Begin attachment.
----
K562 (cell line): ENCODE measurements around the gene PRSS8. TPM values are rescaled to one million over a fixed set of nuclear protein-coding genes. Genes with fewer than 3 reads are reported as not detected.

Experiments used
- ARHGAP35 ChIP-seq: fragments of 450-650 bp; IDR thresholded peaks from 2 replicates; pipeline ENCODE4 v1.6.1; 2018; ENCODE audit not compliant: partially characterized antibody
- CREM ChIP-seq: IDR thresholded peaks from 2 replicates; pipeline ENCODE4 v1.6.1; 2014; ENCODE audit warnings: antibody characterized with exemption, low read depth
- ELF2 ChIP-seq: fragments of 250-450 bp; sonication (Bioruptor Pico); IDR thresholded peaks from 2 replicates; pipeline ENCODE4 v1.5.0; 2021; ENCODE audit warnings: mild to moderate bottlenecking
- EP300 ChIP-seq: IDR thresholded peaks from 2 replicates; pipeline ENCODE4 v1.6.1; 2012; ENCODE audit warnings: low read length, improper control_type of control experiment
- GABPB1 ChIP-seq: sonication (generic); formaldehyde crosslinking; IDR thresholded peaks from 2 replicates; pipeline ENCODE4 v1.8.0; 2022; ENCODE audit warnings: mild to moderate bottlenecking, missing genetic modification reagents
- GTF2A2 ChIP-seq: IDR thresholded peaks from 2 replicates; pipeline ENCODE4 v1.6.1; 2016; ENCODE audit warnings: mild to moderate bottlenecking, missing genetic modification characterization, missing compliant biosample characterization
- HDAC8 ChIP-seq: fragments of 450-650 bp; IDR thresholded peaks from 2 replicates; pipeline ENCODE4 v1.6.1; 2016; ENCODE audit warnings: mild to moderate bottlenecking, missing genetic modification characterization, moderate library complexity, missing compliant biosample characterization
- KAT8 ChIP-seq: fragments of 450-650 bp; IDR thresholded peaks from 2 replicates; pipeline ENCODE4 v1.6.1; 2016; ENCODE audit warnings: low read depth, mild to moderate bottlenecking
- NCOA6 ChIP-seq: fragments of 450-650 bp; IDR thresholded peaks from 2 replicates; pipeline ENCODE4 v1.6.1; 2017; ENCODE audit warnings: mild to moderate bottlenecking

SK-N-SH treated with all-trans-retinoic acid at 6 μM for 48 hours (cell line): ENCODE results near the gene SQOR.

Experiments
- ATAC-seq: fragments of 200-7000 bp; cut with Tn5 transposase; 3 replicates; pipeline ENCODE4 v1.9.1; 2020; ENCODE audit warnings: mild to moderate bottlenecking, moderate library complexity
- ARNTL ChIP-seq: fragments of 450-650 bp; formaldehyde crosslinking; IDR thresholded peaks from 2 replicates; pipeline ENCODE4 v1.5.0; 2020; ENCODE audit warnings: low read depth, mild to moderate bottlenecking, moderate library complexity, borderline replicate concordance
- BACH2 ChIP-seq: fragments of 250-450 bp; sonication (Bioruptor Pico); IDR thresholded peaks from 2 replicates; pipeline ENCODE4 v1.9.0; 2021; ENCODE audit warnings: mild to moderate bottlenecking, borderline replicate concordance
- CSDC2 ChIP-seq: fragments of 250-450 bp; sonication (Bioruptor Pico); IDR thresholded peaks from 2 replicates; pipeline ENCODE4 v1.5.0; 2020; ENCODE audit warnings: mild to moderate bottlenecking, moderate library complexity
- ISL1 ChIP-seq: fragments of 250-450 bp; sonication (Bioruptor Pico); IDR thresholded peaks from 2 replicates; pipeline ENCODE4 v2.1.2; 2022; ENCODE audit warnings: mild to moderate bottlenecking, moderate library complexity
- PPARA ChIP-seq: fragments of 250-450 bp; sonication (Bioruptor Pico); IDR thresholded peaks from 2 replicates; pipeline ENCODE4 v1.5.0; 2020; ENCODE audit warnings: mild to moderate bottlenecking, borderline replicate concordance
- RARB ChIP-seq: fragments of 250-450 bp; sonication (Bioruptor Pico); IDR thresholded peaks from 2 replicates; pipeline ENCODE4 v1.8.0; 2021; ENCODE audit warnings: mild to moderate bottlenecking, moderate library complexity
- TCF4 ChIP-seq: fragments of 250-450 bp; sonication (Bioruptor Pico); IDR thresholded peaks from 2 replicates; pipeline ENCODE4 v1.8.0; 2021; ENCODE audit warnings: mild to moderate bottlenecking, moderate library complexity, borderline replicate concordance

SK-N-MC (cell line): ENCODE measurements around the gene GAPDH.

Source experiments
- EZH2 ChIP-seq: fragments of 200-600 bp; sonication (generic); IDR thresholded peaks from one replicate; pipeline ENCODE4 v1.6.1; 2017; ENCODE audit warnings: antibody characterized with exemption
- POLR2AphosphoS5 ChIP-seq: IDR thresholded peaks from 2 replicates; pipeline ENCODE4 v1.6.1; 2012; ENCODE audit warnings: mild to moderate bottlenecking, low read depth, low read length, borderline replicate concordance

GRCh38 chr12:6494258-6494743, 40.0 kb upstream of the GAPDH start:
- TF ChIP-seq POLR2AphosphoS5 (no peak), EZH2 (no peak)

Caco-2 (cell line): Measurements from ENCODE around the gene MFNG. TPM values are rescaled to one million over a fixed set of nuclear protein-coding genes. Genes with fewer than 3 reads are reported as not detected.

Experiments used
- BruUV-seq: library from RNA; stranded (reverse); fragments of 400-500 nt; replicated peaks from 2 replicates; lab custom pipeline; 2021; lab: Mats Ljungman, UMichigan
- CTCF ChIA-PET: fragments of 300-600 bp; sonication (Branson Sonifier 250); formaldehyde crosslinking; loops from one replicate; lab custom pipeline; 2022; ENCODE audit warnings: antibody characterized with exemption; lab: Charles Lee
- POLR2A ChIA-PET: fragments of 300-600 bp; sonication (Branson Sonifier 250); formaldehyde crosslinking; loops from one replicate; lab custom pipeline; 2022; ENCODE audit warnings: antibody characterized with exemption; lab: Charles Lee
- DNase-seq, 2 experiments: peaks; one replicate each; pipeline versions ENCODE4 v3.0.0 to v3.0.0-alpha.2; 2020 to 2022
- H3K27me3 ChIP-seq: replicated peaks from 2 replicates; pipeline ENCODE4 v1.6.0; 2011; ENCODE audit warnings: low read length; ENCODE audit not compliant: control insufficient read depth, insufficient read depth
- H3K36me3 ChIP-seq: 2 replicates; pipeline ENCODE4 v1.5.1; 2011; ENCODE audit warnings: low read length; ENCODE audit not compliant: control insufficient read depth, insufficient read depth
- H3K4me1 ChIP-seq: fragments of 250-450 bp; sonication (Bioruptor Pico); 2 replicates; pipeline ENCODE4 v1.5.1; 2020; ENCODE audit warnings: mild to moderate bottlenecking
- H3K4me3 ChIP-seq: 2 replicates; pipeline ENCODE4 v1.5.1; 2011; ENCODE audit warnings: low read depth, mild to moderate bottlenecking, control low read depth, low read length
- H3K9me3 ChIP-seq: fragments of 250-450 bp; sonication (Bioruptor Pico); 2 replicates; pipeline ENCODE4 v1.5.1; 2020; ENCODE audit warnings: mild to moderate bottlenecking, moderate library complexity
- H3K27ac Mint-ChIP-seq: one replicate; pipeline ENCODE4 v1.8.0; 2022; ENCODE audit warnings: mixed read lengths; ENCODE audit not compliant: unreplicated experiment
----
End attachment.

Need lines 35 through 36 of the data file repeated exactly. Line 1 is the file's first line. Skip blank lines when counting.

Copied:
- H3K36me3 ChIP-seq: 2 replicates; pipeline ENCODE4 v1.5.1; 2011; ENCODE audit warnings: low read length; ENCODE audit not compliant: control insufficient read depth, insufficient read depth
- H3K4me1 ChIP-seq: fragments of 250-450 bp; sonication (Bioruptor Pico); 2 replicates; pipeline ENCODE4 v1.5.1; 2020; ENCODE audit warnings: mild to moderate bottlenecking